The transformation of local government has been one of the largest undertakings in the entire change process since the advent of democracy. Since the inception of the final phase in December 2000, significant progress has been made, but a lot of work still needs to be done to address the disparate practices and systems that prevail in local government as democracy mature.
The State of Local Government Report, 2009 indicated that various institutional and administrative challenges impacted on the ability of municipalities to effectively perform their functions and deliver on their various obligations.
In response to these and other challenges confronting municipalities, government developed a comprehensive intergovernmental response - the Local Government Turn-Around Strategy (LGTAS).
To give effect to the LGTAS the Portfolio identified priorities that, if achieved, may lead to a meaningful implementation of the strategy. As part of the turn-around agenda, the Local Government: Municipal Systems Act No. 32 of 2000 was amended during 2011 to professionalise local government to ensure fair, efficient and transparent municipal administration.
The other major objectives of the changes to the Systems Act were to:
create a career local public administration governed by the values and principles of public administration as enshrined in Chapter 10 of the Constitution of the Republic of South Africa, 1996;
create an enabling environment for increased staff mobility within local government by standardising human resource management practices;
improve the capacity of municipalities to perform their functions and improve service delivery by ensuring that municipalities recruit and retain suitably qualified persons - especially persons with scarce skills;
ensure predictability and maximise administrative and operational efficiency across municipalities
establish a coherent human resource governance regime that ensures adequate checks and balances.
While the development of a single set of Regulations for all categories of municipal employees would have been ideal, it has been decided to prioritise the development of Regulations for municipal managers and managers directly accountable to municipal managers.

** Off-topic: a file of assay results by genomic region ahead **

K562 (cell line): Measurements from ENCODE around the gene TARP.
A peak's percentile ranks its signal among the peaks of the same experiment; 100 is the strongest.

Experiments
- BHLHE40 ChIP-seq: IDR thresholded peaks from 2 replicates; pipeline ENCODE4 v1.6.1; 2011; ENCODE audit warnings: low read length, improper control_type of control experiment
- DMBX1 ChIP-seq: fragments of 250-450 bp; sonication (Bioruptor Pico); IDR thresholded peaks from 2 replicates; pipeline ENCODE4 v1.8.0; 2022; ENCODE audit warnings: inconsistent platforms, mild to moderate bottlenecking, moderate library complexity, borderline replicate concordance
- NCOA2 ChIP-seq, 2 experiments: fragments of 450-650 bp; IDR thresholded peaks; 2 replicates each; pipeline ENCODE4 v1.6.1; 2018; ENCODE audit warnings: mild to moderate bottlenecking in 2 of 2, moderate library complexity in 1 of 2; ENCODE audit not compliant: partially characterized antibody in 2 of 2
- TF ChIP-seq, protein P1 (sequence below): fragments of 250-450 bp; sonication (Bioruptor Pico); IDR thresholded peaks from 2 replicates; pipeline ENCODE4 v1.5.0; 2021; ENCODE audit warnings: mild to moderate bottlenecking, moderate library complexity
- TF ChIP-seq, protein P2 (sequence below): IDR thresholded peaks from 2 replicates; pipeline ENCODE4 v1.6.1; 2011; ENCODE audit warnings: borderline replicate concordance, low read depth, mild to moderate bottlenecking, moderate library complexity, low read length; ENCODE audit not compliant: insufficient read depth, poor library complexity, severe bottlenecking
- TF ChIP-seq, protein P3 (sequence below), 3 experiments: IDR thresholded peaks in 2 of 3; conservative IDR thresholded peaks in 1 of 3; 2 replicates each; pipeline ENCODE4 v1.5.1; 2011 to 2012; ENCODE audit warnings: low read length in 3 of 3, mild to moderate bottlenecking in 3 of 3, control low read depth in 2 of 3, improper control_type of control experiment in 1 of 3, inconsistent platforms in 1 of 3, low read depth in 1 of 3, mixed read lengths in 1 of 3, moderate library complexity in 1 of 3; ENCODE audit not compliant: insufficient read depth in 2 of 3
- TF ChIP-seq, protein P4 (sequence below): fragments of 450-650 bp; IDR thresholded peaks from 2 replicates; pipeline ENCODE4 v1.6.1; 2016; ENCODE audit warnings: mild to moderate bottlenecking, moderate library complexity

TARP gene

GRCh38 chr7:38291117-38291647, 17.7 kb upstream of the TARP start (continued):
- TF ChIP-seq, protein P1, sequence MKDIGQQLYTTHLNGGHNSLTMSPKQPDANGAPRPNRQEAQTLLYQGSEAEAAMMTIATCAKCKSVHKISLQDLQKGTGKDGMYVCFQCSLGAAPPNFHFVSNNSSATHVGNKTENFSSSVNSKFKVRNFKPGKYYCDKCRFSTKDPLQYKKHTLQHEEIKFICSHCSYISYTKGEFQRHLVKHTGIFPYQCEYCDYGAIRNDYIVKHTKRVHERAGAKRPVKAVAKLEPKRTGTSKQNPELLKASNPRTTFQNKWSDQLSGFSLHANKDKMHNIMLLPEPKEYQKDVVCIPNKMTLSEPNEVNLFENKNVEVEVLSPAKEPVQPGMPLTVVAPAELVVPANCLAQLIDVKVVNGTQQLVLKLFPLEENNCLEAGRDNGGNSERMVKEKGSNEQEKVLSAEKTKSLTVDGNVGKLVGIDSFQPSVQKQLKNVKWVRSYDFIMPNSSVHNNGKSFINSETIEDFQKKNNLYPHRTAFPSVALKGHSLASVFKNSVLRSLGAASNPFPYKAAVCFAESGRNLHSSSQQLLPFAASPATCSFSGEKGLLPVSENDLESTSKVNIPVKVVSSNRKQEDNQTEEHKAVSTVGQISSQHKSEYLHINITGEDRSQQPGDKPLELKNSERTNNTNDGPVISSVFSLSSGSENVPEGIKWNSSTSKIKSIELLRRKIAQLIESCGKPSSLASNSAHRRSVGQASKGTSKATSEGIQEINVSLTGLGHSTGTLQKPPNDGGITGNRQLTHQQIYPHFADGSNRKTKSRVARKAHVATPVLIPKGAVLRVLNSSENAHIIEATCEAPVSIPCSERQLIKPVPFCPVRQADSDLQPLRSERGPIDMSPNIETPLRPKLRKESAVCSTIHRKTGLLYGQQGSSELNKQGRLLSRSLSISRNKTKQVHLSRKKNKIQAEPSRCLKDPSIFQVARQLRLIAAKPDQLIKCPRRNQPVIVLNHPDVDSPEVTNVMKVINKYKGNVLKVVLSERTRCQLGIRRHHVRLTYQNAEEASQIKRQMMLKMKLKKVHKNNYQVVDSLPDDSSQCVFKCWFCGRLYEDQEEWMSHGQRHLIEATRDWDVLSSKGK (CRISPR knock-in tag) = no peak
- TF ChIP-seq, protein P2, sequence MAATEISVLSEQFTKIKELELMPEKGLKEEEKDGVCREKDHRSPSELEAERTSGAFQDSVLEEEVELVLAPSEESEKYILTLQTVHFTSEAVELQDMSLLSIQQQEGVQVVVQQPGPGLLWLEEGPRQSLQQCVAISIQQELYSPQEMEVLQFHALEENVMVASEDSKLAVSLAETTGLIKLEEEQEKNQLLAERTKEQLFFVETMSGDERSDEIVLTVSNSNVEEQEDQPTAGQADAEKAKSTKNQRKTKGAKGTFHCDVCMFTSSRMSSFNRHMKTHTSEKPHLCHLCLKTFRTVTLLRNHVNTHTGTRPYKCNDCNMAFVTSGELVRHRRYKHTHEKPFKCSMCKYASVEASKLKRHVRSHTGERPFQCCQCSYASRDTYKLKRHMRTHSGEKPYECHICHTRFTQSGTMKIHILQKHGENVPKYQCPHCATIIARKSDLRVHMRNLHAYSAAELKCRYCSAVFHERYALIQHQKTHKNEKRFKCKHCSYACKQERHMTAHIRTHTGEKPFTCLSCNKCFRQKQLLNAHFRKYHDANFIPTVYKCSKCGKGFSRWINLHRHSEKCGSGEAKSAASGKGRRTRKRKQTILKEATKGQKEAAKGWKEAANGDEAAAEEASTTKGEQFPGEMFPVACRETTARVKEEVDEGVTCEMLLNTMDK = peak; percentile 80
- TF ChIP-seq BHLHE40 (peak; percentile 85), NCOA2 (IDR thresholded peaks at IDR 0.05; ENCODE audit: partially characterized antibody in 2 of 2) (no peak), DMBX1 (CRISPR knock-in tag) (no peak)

These Regulations will deal with the duties; remuneration; benefits and other terms and conditions for senior managers in municipalities. Furthermore, they are an important milestone in the development of enforceable competence standards for senior managers and therefore a direct response to challenges in some municipalities where people are employed without the relevant skills, expertise and qualifications.
The amendment to the Systems Act also provides that a staff member dismissed for misconduct cannot be re-employed elsewhere for a certain period of time. In essence, the Act sets a moratorium on the reâ€employment of such staff by other municipalities. These Regulations, once finalised, will prescribe a period that a senior manager may not be employed in a municipality when found guilty of misconduct.
The draft Regulations are an endeavour to set uniform standards for staff establishments and for municipal staff systems and procedures. The organised local government, organised labour and various professional bodies were consulted in the process.
As these Regulations will address the weaknesses in recruitment; management and human resources, they will go a long way in professionalising the local government sector and achieve the vision espoused in the National Development Plan which is to attain a capable and developmental state.
The draft Regulations were published in Government Gazette Number 36223 and Notice Number 167 on 7 March 2013 for comments. The draft Regulations are also available on the website of the Department of Cooperative Governance.
Issued by: Department of Cooperative Governance